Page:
Sand Flounder - (Rhombosolea plebeia). Average size 25-35 cm. Occurs around New Zealand only. Colour brownish to greenish grey, blind side white. Adult diamond-shaped, but juveniles more rounded and easily confused with young yellowbelly flounders. Distinguished from yellowbelly by larger eyes, colour, and adult angular shape. Found throughout New Zealand coastal waters down to 100 m. Caught by trawl and set net. Available throughout the year. The most abundant flounder species in New Zealand. Upper side fillets slightly darker than under side but whiten on cooking. Flesh moist, with delicate texture.


Sardine - A small, young, saltwater fish with soft edible bones, found in the Mediterranean. There are other small, young saltwater fish found that are called sardines but they are not true sardines, such as the Pacific and Atlantic herring, blueback herring and sprat. The sardine is a silver color and has a rich flavored flesh that is dark colored. Fresh sardines should be put on ice immediately and eaten as soon as possible, but in the U.S. they are often hard to find fresh. They are generally found canned in olive oil, soy oil or water. Sardines are popular as an appetizer and are good broiled or grilled.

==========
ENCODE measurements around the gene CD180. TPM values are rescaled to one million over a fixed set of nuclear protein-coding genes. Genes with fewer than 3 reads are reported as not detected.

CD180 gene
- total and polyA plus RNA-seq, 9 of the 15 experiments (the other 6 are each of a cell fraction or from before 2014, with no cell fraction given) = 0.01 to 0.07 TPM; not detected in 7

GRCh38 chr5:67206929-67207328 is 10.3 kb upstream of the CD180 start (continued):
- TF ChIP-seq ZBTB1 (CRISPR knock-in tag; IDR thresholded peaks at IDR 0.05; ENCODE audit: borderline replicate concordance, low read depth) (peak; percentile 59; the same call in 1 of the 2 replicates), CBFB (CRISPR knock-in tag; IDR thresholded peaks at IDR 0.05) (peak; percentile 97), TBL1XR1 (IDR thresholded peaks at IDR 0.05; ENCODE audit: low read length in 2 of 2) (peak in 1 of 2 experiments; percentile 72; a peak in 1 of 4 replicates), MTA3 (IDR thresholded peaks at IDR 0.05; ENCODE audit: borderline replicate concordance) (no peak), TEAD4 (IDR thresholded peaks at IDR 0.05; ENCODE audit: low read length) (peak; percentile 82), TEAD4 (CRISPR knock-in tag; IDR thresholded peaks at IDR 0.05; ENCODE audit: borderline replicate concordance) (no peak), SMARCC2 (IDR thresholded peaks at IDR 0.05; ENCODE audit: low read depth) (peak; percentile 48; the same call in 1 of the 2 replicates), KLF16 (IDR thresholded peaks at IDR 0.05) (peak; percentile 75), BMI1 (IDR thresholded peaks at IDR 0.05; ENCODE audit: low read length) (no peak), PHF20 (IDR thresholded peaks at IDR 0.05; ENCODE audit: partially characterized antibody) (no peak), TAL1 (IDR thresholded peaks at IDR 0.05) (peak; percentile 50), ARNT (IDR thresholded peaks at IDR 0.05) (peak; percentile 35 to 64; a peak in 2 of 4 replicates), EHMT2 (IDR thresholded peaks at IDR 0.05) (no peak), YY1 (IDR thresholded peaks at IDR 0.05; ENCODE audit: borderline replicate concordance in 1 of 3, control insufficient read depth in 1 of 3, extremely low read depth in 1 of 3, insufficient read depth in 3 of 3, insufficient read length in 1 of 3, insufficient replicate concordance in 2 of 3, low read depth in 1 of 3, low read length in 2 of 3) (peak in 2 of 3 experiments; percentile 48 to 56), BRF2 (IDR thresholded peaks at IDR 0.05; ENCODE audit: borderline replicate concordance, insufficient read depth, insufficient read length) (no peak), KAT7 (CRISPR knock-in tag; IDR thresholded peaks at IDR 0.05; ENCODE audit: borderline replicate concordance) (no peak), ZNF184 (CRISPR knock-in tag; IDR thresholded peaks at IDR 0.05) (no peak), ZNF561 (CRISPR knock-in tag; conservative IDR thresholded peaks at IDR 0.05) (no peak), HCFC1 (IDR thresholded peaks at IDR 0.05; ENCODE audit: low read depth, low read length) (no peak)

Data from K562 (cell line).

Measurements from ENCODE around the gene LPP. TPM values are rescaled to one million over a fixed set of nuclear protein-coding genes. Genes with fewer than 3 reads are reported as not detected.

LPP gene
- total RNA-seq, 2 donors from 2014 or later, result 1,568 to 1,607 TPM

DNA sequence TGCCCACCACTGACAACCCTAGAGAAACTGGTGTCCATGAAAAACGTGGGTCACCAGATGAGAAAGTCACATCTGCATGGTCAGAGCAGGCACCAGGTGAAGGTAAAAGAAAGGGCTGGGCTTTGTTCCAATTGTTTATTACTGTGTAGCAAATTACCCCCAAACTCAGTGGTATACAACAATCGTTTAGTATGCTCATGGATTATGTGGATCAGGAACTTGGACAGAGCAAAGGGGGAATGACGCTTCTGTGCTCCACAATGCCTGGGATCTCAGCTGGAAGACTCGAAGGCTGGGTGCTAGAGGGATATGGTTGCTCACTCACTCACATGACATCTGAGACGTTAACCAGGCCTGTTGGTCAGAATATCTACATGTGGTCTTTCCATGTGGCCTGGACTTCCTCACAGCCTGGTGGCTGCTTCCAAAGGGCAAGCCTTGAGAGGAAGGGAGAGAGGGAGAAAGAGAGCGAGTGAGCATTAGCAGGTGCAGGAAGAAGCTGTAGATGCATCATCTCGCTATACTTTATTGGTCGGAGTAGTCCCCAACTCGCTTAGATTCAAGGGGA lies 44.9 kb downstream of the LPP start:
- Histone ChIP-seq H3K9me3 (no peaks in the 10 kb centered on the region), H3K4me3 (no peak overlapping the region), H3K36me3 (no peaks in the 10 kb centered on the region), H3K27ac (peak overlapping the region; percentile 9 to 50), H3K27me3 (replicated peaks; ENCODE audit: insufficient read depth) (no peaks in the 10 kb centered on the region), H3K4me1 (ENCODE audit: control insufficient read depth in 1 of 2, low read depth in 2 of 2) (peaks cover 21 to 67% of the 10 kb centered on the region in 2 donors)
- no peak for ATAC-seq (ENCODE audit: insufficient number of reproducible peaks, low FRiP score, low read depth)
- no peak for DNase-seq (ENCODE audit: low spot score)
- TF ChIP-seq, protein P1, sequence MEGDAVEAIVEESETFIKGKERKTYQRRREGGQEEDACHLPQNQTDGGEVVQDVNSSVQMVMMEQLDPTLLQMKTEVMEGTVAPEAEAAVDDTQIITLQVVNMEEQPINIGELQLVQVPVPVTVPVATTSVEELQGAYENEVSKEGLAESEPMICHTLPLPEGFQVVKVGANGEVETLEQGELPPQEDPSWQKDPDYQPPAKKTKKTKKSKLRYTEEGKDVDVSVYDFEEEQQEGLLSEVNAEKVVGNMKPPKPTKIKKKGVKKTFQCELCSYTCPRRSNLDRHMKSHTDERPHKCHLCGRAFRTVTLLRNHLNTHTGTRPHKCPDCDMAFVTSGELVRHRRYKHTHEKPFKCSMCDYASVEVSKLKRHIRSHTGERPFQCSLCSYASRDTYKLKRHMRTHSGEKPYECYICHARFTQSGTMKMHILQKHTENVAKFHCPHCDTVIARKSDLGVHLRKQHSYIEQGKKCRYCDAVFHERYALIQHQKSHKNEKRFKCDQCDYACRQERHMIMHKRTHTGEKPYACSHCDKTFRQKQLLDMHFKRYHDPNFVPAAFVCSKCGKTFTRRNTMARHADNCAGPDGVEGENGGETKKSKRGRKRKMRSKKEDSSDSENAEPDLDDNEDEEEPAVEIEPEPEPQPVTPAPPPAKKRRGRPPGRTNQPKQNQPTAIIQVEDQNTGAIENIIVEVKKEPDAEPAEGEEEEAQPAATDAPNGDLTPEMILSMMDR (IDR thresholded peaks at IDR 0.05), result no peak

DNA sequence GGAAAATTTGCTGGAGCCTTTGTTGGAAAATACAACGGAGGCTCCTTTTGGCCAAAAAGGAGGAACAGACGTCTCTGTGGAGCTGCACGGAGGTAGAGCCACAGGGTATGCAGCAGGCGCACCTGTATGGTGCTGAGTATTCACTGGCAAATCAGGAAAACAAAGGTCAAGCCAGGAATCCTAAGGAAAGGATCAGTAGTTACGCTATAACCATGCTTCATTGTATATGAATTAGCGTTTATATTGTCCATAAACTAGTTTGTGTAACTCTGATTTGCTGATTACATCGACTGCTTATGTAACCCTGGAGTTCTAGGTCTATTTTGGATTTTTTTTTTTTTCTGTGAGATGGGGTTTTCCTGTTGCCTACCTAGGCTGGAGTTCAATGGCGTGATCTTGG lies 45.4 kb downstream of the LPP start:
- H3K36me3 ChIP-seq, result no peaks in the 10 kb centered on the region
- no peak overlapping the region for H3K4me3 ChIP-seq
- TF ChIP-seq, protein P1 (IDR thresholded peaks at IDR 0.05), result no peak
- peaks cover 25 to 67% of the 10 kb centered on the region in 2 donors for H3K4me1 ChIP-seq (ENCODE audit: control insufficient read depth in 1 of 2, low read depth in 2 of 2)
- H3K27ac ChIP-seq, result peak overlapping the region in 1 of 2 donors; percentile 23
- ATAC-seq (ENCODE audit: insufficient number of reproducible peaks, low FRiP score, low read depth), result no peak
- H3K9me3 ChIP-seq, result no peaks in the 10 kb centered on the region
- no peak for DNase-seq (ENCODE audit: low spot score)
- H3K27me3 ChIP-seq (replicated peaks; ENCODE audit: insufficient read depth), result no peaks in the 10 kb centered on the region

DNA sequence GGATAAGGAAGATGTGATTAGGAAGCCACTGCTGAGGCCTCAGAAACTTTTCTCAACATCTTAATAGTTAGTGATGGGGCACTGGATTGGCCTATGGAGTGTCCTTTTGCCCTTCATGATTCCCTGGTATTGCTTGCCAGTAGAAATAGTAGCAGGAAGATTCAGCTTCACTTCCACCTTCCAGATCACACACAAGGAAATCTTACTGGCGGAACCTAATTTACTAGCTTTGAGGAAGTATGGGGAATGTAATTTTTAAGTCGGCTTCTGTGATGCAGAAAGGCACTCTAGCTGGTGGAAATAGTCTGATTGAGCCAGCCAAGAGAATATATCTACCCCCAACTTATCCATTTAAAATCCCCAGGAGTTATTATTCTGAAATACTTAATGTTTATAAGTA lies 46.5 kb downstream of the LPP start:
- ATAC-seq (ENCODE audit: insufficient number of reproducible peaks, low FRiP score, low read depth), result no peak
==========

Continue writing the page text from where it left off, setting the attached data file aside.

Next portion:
Sashimi - Japanese-style raw fish cut into various forms and served with dipping sauces. Only high quality fish are used. Fat level must be high and taste, firmness, and texture are very important.


Sautéing - Cooking over high heat in a shallow pan. A perfect piece of sautéed fish is golden brown on the outside and moist and tender on the inside. Season the fish with a little salt and pepper, then dip it in flour, shaking off the excess. In a nonstick pan, add a teaspoon of oil and arrange the fish in a single layer. Turn the fish over when the bottom is nicely browned, and continue cooking until it flakes easily with a fork.